As we drove back to camp for lunch, we came upon a small dazzle of zebra. This was one standing directly perpendicular to me and I like the angles of it, combined with the stark black and white stripes.
We also came upon a journey of giraffe on the way back to camp. The tall giraffes head looks stunning against the deep blue sky.
Bruce Hecker and I took the special Londolozi photo truck for our third drive. It is similar to the other safari trucks, but is outfitted with two chairs and various apparatus that make picture taking easier.
We found this huge hippopotamus far from any watering hole in the middle of the day, which is rare. Because of some small bushes, Byron, the driver of the photo truck, pulled the jeep within 15 feet of the hippo, the closest he had ever been to one when it is out of the water. Hippos are among the most dangerous animals in the world and Byron told us that if he turned on the jeep, we should hold on tight. The hippo kept a close eye on us and appeared nervous, but continued to eat as we took photos. At one point, right before we left, he turned his head directly toward us and I snapped this photo. His nostrils – and the hair on them – are amazing, especially for one of the uglier creatures on this earth.
We then set out to find some lions, who had been seen in the southern part of Londolozi’s territory. We found one of the four male brothers, who lead the pride of lions found at Londolozi. He had injured his leg – no one was sure how. He slept for a while before waking up and allowing this picture to be taken.
Again, we set out early in the morning and the first animals we saw were a large herd of elephants. I was using a fisheye lens (10 mm), as these elephants walked past our jeep. The clouds in the sky, combined with the warm morning light, make this picture.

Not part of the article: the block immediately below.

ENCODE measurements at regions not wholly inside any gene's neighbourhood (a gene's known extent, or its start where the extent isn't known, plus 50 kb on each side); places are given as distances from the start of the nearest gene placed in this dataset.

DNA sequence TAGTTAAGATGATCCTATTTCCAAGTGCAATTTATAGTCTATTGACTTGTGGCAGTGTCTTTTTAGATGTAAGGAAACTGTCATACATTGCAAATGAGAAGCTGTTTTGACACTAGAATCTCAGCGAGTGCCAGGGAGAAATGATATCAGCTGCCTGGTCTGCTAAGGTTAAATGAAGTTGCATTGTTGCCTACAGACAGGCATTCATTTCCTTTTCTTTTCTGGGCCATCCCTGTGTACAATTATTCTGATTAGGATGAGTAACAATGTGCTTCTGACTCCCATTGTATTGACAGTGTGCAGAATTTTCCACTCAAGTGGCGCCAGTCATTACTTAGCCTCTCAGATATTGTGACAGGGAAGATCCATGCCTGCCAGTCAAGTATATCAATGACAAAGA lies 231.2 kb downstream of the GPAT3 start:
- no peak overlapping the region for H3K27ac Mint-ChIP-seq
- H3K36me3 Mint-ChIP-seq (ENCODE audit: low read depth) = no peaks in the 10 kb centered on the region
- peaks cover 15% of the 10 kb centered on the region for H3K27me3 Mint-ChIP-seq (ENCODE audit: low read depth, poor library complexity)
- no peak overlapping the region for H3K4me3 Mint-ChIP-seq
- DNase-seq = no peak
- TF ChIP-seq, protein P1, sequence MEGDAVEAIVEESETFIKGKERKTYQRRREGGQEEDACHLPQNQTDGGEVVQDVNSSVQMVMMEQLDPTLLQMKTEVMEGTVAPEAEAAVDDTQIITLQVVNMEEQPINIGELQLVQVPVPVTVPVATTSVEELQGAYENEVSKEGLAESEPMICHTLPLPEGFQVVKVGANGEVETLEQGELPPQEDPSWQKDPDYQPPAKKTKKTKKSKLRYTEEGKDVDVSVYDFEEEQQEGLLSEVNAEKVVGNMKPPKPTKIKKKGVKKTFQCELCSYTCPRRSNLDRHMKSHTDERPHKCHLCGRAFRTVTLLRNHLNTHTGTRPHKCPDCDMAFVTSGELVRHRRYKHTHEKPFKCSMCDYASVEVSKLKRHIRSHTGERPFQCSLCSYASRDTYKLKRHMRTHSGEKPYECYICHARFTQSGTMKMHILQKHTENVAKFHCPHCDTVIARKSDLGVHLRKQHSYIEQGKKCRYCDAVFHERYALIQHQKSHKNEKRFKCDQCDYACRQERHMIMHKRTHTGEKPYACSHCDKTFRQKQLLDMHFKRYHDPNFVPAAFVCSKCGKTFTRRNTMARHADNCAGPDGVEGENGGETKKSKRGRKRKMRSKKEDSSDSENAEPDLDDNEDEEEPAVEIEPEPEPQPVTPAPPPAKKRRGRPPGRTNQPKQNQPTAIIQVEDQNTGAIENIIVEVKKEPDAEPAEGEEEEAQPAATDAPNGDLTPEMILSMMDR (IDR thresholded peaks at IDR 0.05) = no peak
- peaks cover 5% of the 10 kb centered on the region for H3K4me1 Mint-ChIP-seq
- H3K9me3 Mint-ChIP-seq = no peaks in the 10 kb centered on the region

Near the end of our morning drive, we came up the other three male lions at Londolozi and one lioness. They were sleeping in the sun. As one brother woke to look around, I took this picture of his face.
On our fifth drive, this leopard had just made a kill, which she had stored under a thicket. She was a beautiful older leopard. She was resting after her feast and you can still see blood on her nose and on her whiskers. (Sadly, in the early evening, the three male lions and the lioness stole her kill, as she watched from a nearby tree.)
As we drove by an area that had recently been burned, Solly spotted the colorful Lillac-breasted roller. The colors are even more stunning against the black backdrop.
Sixth (and Last) Drive:
Adam and Solly had found lion tracks following a large herd of cape buffalo. We were trying to find the lions when we checked the river bed. We found a large herd of elephant along the waters edge, including these two elephants. I love that you can see their reflection in the water. We were hoping that the elephants would attempt to cross the river, but alas, they decided to stay on the other side of the water.
As we left the river, we found the large herd of cape buffalo who were being stalked by the lions. There were literally hundreds of them and the sounds and experience of watching them interact were incredible. They entered the water to cross the river and at some point decided to turn back. Watching them run across the river was fascinating. I took this photo with the fisheye lens, just before they went down to the riverbed, but it doesn’t do justice to the size of the herd.
Thanks again to Londolozi, Adam, Solly, and the whole Varty family for a terrific safari experience and for making these memories possible. I cannot wait to return some day in the near future.
Written and Photographed by: Jon Orszag (Londolozi Guest)
Rich is the driving force behind Londolozi’s online storytelling and the Londolozi blog. His passions of digital media, film and photography, combined with his field-guiding background, have seen him take the Londolozi blog to new heights since he began it in 2009. Rich ...